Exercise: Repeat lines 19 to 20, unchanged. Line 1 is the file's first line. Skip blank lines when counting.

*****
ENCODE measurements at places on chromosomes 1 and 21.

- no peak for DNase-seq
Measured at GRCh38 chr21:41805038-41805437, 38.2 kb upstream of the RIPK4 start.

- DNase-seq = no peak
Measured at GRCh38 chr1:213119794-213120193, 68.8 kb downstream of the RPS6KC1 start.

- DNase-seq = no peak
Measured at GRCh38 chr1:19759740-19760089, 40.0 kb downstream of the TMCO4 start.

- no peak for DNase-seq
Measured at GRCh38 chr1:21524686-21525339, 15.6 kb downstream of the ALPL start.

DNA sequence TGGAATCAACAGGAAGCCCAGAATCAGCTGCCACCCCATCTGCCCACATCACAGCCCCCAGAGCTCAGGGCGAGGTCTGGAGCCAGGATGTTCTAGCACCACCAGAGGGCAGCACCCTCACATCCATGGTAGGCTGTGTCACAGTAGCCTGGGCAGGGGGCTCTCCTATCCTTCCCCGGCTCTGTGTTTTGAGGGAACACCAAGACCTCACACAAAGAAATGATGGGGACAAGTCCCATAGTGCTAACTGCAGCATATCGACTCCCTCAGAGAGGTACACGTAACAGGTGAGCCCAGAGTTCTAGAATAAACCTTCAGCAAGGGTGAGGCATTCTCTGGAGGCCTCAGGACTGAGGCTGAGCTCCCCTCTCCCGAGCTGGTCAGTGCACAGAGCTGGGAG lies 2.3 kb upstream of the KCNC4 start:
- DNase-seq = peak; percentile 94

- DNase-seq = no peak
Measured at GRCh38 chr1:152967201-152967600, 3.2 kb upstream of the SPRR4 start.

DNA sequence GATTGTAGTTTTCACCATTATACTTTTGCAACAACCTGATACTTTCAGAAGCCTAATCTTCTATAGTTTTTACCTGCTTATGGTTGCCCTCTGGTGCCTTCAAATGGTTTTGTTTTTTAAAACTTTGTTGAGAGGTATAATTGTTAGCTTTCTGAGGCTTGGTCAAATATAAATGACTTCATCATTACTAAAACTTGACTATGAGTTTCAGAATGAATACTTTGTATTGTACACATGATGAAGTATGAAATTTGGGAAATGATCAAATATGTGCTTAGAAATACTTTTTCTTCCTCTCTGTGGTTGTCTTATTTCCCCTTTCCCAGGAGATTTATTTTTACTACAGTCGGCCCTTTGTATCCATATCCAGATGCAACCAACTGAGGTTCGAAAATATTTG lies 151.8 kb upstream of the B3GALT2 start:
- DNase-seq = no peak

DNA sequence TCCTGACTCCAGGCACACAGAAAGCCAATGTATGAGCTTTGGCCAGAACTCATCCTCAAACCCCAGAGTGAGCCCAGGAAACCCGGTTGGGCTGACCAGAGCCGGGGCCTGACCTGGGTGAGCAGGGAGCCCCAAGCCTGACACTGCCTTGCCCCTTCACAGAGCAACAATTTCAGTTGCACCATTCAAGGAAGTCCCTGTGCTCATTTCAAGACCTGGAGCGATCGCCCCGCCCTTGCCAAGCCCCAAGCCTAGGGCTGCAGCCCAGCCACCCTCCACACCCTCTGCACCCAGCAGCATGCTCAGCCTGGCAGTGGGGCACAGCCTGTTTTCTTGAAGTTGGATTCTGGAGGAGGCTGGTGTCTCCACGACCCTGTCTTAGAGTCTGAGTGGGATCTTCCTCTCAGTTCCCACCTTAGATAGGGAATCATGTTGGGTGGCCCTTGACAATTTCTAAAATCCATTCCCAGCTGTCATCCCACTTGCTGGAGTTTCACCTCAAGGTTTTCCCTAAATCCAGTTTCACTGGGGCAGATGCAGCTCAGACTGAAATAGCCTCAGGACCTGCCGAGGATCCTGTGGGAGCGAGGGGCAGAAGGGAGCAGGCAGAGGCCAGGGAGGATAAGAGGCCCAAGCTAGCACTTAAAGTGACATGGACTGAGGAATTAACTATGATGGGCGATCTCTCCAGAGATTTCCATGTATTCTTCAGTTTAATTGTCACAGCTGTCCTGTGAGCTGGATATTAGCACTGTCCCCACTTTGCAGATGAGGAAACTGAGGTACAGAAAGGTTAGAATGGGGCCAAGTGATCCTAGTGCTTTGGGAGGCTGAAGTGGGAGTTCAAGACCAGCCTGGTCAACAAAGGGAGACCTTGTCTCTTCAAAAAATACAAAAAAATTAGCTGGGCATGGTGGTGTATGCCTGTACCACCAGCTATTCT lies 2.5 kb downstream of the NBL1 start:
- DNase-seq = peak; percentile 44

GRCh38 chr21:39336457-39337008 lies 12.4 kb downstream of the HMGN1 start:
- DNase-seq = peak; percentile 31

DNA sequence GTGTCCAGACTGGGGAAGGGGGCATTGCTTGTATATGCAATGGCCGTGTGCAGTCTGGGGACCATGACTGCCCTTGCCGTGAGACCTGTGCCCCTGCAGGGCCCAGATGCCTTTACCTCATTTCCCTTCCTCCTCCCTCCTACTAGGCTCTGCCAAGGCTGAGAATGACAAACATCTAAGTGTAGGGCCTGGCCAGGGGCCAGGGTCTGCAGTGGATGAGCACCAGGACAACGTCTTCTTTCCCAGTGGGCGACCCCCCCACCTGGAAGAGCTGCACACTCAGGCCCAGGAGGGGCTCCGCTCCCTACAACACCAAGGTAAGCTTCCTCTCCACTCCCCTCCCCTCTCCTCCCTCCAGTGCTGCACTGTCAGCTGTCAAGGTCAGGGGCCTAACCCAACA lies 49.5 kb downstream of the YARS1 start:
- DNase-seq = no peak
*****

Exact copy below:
- DNase-seq = peak; percentile 31

DNA sequence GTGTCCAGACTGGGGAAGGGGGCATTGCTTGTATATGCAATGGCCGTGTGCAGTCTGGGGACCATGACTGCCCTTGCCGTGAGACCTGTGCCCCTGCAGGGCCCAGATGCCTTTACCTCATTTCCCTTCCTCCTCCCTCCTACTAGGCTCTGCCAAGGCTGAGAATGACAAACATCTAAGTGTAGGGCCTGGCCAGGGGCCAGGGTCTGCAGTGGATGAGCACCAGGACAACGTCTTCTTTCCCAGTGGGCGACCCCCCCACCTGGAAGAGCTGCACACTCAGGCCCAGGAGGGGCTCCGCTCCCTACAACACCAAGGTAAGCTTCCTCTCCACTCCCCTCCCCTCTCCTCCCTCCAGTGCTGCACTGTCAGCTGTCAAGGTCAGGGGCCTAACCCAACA lies 49.5 kb downstream of the YARS1 start: